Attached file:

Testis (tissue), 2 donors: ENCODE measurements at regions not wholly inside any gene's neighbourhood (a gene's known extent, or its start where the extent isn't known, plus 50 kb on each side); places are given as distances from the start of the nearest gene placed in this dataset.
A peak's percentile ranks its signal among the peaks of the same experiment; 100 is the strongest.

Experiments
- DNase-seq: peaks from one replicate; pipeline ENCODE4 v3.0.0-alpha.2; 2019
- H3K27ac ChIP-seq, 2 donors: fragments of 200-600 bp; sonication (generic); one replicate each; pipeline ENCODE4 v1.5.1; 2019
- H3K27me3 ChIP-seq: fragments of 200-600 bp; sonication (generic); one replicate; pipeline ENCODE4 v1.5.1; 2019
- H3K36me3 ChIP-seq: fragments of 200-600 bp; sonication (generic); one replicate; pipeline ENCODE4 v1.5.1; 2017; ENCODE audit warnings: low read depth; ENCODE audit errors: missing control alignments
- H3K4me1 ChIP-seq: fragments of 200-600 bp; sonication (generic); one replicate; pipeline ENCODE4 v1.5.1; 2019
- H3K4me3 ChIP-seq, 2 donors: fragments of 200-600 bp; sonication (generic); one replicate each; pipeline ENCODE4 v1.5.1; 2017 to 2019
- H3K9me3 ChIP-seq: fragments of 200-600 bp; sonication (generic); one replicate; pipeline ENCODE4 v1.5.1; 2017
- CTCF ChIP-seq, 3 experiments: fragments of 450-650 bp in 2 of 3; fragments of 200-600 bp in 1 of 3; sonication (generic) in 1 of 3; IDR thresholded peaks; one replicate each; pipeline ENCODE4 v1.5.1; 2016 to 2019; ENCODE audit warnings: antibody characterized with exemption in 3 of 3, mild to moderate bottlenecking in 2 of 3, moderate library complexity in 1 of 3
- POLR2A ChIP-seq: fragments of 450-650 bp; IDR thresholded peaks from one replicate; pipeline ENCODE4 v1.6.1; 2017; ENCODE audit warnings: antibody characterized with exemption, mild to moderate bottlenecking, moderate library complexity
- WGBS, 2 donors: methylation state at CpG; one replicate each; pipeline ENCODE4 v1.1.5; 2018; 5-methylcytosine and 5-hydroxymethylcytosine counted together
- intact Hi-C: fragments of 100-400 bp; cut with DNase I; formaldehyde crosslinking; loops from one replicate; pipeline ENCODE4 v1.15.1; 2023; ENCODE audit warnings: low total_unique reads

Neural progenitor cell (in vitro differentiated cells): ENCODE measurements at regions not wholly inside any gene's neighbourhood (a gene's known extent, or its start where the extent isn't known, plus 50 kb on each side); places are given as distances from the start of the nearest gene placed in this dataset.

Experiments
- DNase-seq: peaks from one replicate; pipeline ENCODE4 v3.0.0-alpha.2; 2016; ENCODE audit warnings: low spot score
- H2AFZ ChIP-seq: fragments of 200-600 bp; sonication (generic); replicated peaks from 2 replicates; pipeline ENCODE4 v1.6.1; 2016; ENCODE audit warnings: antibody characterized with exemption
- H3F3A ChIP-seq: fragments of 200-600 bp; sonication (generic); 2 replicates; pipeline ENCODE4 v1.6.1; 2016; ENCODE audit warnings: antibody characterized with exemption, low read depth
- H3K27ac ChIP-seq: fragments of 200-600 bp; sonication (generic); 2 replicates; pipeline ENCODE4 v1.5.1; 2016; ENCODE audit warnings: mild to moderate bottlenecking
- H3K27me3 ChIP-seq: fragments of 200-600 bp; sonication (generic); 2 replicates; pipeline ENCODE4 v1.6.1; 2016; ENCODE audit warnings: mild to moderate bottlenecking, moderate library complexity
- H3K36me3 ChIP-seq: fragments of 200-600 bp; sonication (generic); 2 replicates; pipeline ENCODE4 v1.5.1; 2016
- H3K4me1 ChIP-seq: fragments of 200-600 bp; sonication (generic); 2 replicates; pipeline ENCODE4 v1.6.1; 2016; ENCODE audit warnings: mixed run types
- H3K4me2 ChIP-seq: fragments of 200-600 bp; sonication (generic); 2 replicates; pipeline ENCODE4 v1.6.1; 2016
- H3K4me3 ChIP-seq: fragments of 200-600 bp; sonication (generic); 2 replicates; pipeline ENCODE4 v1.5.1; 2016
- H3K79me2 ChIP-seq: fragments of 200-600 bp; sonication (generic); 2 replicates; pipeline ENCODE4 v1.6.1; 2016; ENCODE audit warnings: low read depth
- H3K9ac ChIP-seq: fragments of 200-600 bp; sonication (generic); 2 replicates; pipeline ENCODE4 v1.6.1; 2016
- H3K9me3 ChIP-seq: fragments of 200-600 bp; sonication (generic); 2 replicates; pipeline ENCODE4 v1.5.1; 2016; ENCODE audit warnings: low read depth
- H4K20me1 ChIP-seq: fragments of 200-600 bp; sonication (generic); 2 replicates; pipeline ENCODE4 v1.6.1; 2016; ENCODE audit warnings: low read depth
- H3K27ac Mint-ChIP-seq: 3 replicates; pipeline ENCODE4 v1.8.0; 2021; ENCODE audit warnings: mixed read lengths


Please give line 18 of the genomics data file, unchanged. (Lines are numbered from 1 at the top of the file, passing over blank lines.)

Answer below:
- H2AFZ ChIP-seq: fragments of 200-600 bp; sonication (generic); replicated peaks from 2 replicates; pipeline ENCODE4 v1.6.1; 2016; ENCODE audit warnings: antibody characterized with exemption